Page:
Five feet from my desk is an emergency radio scanner that allows myself and the newsroom at The View Newspapers to hear traffic from Lapeer County Central Dispatch. We rely on the scanner to alert us of structure fires, vehicular accidents, police chases and fights in progress — calls that may result in stories or photos in the next edition of the paper.
Most scanner chatter is serious in nature that results in police, EMS or firefighters being dispatched where the minutes until their arrival can be the difference between life and death for the people involved.
There is, however, radio traffic that gets a laugh from whomever is within earshot of the scanner — and is a reminder that we live in a largely rural and agricultural county with lots of cattle, horses and wildlife. Police in Detroit, Flint, Royal Oak, Sterling Heights or even Lake Orion probably don’t get too many calls of “cows in the road.”
But in Lapeer County it’s a fairly regular occurrence, at least a few times a week. The job of responding officers is to make sure the animals are not a hazard to motorists, and whenever possible to try to identify where they came from and to notify the owners of their strays. Sometimes the animals stepped over a fallen fence, or else a gate was left open to allow the animals their brief freedom.
Recently a resident called Central Dispatch after they looked out a window to observe two cows in their backyard. I’m pretty sure when officers are in the academy there’s not a whole lot of time spent on what to do if they encounter a 2,000- pound cow or horse in the middle of the night on a dark, lonely rural roadway. That sort of thing is left to on-the-job training for the responding officer to figure out.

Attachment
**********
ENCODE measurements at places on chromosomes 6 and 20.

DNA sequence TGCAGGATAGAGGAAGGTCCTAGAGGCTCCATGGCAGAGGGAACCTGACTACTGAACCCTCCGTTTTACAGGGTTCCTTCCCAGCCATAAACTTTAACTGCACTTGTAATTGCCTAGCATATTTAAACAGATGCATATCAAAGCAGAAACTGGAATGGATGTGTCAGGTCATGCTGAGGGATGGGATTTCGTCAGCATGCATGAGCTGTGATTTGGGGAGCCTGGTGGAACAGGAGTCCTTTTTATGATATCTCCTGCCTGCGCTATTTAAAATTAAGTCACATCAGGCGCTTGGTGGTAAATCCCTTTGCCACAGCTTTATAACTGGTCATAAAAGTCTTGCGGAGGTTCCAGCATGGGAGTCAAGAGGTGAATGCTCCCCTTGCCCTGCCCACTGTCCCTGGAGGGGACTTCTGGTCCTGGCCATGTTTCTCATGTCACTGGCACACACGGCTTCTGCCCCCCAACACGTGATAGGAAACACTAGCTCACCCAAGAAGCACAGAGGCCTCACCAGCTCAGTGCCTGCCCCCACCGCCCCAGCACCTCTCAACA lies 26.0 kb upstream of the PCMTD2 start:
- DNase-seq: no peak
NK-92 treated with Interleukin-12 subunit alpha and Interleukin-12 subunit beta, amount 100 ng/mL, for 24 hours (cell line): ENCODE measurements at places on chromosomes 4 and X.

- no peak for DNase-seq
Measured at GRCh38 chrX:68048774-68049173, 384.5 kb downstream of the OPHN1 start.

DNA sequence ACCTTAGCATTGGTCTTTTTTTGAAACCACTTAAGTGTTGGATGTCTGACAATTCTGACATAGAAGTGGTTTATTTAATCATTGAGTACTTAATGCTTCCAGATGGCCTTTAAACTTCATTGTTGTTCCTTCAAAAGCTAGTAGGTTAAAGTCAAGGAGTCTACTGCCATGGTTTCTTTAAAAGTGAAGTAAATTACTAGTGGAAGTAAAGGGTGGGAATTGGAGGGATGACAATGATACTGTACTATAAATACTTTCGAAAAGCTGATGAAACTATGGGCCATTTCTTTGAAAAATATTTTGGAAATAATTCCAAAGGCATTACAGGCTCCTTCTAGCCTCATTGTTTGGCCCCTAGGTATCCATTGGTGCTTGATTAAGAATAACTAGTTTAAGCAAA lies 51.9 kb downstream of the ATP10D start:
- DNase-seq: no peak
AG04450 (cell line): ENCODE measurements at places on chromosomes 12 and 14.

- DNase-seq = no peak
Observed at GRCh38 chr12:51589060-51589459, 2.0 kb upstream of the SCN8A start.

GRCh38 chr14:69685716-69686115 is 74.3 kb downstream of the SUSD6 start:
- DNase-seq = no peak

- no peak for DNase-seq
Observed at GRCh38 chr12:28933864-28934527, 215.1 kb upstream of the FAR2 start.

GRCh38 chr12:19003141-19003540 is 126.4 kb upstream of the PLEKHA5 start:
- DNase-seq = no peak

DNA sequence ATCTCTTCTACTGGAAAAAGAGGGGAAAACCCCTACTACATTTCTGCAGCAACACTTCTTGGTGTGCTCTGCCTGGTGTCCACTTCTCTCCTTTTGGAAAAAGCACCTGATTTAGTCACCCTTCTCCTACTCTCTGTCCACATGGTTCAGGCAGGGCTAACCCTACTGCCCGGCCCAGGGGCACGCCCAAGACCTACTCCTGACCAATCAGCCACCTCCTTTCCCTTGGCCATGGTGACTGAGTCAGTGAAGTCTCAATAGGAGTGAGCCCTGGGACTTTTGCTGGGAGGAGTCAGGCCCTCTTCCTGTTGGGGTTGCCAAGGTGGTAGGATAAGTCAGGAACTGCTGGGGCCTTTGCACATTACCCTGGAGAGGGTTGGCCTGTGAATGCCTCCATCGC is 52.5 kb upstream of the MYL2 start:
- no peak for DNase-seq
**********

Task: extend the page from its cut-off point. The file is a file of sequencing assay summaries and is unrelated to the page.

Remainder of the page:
Over the years I’ve heard calls where a wild turkey or even an owl ran into the windshield or side window of a vehicle, surely an incident that would rattle any driver’s nerves.
A couple of deer-related calls to Central Dispatch were too much for me to sit idly at my desk and just listen to. I had to go see it for myself.
Not too long ago, east of our office on Imlay City Road a deer was struck by an eastbound vehicle, only for the animal to crash through the side window of a westbound minivan. The deer’s dead body exited the rear window of the van. Even seasoned road officers hadn’t seen anything quite like it.
Last February three deer jumped through front windows of a home on Turrill Road in Lapeer Township and caused extensive damage before they were rousted from the house by sheriff’s deputies and Michigan State Police troopers. I was able to snap a photo as the last of the deer exited the back door.
It was awesome! I couldn’t stop talking about it for weeks.
Until next time, I’ll see you around and keep listening for more bizarre and amusing incidents on the scanner. Friends, you can’t make this stuff up.
Jeff Hogan is the editor of The County Press in Lapeer. He can be reached at firstname.lastname@example.org.